Candida parapsilosis is the third most frequent cause of candidemia. Despite its clinical importance, little is known about the human immunological response to C. parapsilosis. In this study, we compared the cytokine responses evoked by Candida albicans and C. parapsilosis. C. parapsilosis–stimulated human peripheral blood mononuclear cells (PBMCs) produced similar quantities of tumor necrosis factor α and interleukin 6 and slightly lower amounts of interleukin 1β, compared with C. albicans–stimulated cells. PBMCs stimulated with C. parapsilosis displayed a skewed T-helper cell response, producing more interleukin 10 and less interferon γ than cells stimulated with C. albicans. Notably, C. parapsilosis induced much less interleukin 17 and interleukin 22 production as compared to C. albicans. Inhibition of the 3 classical mitogen-activated protein kinases (p38 kinase, ERK, and JNK) revealed kinase-dependent differences in reductions in cytokine production by the 2 Candida species. Decreased cytokine production after inhibition of dectin 1 revealed that this receptor plays a major role in the recognition of both C. albicans and C. parapsilosis. These data improve understanding of the immune response triggered by C. parapsilosis, a first step for the future design of immunotherapeutic strategies for these infections.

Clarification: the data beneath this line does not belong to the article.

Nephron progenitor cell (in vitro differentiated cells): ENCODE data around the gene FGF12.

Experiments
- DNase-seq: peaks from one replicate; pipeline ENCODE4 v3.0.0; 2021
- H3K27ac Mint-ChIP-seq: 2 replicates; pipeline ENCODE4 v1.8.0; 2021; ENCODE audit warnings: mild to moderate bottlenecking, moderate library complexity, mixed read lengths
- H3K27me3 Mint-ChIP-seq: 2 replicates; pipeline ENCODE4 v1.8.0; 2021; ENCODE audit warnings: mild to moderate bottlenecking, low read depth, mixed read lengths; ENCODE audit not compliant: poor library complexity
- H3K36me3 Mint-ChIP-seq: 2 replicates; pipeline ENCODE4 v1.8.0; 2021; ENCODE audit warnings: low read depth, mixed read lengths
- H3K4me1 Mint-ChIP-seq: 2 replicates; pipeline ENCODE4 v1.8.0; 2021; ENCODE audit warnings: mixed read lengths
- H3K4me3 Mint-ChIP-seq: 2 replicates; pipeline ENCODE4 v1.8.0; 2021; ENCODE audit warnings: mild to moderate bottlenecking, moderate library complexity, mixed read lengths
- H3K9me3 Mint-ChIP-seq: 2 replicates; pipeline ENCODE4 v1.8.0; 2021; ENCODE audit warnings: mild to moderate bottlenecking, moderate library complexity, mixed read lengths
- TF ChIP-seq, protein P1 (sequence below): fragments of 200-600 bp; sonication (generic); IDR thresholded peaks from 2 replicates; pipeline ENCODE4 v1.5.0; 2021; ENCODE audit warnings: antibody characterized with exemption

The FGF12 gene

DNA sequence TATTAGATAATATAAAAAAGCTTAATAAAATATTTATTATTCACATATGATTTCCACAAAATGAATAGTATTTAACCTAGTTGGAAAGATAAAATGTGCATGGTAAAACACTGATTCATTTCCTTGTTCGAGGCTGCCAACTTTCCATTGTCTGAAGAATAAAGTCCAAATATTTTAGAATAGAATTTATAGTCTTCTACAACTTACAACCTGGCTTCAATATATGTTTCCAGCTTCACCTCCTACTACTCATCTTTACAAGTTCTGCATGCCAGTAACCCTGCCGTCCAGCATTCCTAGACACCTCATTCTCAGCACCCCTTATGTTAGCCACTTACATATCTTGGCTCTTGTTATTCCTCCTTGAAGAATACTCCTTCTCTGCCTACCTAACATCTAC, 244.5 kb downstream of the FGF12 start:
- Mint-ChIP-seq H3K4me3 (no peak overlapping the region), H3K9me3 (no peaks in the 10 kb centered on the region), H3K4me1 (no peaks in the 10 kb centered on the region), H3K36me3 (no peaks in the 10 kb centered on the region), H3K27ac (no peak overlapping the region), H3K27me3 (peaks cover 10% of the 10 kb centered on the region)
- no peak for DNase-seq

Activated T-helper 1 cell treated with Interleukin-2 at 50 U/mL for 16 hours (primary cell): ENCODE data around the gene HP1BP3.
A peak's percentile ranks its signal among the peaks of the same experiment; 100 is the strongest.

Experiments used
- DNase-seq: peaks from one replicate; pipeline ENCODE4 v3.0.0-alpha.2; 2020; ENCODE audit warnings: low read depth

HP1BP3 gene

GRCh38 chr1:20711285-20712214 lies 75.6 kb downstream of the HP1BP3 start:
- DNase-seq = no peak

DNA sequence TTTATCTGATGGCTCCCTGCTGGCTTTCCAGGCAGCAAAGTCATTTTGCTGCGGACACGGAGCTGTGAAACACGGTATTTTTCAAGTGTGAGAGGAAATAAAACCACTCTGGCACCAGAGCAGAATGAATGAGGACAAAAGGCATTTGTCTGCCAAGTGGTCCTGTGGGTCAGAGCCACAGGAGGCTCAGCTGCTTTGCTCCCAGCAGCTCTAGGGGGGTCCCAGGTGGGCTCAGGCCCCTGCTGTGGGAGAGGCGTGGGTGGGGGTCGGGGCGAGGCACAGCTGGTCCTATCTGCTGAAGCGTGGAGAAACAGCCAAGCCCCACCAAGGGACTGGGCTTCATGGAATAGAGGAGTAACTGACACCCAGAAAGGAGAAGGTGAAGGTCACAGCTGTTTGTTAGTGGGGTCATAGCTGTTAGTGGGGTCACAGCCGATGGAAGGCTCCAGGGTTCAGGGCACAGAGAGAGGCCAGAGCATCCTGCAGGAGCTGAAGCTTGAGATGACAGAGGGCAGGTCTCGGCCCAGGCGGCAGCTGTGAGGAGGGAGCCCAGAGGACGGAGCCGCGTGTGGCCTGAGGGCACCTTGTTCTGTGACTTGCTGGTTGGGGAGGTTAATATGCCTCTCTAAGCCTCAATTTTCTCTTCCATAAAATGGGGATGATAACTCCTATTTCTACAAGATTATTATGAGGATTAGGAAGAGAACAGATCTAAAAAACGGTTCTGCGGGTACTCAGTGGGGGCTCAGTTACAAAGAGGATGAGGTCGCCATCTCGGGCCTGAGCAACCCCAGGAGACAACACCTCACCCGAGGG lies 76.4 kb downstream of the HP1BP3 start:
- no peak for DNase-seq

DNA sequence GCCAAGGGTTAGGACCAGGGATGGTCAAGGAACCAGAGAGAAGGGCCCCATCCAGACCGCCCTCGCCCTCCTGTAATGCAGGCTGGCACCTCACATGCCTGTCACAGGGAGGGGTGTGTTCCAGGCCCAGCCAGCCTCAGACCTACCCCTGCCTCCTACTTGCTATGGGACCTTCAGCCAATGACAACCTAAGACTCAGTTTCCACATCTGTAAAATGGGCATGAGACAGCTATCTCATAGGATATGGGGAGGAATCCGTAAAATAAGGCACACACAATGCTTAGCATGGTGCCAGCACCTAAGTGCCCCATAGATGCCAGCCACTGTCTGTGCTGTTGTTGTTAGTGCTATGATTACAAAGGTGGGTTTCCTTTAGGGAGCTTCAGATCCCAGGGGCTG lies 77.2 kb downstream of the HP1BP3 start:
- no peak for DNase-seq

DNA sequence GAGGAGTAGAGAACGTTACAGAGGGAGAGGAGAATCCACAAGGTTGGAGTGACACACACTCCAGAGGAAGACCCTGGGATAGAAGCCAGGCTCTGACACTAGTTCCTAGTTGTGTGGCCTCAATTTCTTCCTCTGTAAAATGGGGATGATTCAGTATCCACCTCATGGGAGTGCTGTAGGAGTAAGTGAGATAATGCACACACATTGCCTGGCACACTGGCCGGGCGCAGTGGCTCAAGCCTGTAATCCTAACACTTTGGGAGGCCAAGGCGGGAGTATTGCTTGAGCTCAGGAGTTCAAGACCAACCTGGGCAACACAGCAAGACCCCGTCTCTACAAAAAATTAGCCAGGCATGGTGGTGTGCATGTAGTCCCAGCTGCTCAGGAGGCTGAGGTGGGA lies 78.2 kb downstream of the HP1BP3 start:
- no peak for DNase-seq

Candida parapsilosis; human PBMC; T cell response